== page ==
When a person sees a police officer coming their way in an obvious attempt to arrest them or question them, the first question they often wonder is, “What have I done wrong?” In many cases, the person has done nothing wrong at all. Police can and do make errors. Unfortunately, these errors can lead to a person serving time in prison for a crime they did not commit.
That is why the Constitution protects every person in the United States. There are certain errors that can lead to having your case dropped. Keep reading to learn about four policing errors that can be fought in front of a judge. If you are charged with a crime and believe there were police errors involved, contact Law Office of Michael L. Fell at (949) 585-9055 for a free legal consultation.
- Pulling Over a Drive Without Probable Cause
- Serving a Warrant That is Not Enforceable
- Illegal Searches and Seizures
- Skipping the Miranda Rights
The police cannot legally just pull over someone because they think the person looks suspicious. There must be probable cause for a traffic stop to be legal. If you were driving safely, within the speed limit, and with all mechanical parts of your vehicle visibly running fine, and a police officer pulls you over for no reason, then it is possible to have the charges against you dismissed. This can be especially helpful in a DUI case in which you were given a field sobriety test without probable cause.
You can be legally arrested by the police in two situations. One is if they actually see you committing a crime. The second is if they have a valid warrant for your arrest. On the other hand, if the police arrive at a crime scene, are told by an alleged witness that you committed a theft, the police cannot simply arrest you without securing a warrant first as they have not personally caught you in the commission of a crime.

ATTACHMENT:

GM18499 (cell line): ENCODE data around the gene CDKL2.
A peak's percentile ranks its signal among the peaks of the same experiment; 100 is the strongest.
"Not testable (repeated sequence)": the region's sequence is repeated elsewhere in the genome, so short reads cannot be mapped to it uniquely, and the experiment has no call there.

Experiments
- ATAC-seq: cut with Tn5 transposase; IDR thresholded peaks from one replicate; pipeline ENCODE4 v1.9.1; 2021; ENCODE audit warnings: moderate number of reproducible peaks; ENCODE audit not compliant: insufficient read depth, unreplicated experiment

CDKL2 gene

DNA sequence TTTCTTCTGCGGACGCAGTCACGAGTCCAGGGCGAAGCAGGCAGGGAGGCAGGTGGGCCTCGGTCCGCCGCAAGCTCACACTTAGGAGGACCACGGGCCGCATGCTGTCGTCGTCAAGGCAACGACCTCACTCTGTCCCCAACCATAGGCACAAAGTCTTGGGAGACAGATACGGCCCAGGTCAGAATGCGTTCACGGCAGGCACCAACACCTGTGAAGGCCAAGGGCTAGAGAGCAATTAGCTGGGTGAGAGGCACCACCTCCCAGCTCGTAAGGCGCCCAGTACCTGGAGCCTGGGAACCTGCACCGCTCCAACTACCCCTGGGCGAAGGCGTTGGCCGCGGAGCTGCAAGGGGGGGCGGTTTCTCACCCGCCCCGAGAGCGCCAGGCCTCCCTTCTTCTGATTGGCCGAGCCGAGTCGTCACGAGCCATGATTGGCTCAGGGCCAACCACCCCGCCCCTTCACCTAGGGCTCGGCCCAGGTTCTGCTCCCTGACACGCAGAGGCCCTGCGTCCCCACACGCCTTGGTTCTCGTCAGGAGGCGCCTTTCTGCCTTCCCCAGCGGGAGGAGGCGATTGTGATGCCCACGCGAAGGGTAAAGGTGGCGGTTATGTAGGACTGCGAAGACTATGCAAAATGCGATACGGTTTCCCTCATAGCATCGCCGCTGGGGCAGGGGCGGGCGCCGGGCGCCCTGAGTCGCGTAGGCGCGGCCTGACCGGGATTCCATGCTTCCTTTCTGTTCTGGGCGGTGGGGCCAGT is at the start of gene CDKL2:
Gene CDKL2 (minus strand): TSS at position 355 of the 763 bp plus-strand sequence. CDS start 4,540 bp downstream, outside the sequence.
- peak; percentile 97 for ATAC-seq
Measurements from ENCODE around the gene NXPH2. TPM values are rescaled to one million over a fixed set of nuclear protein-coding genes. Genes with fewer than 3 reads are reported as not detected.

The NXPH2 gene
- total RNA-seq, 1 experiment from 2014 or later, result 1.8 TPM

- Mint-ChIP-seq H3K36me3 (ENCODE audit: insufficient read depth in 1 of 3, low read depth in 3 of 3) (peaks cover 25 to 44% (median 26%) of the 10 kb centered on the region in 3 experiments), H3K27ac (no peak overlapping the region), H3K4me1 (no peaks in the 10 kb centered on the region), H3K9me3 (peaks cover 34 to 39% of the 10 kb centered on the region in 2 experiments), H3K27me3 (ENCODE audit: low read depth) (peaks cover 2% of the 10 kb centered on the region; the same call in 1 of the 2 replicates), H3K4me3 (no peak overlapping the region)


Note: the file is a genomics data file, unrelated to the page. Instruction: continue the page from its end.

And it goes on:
As is true of an arrest, a police officer cannot search your belongings without your permission, probable cause, or a warrant. If they did search your vehicle, your property, or even your person without probable cause or a warrant, then any evidence they found could be deemed inadmissible – which often leads to cases being dismissed.
There is a reason that the police are required to read this to anyone they arrest: everyone has a right to know what their rights are. If the police neglect to read the Miranda Rights during the arrest, then it is a breach of due process, and that can lead to having evidence dismissed.
If you have been arrested due to the wrongful actions of the police, contact Law Office of Michael L. Fell at (949) 585-9055 for a free legal consultation.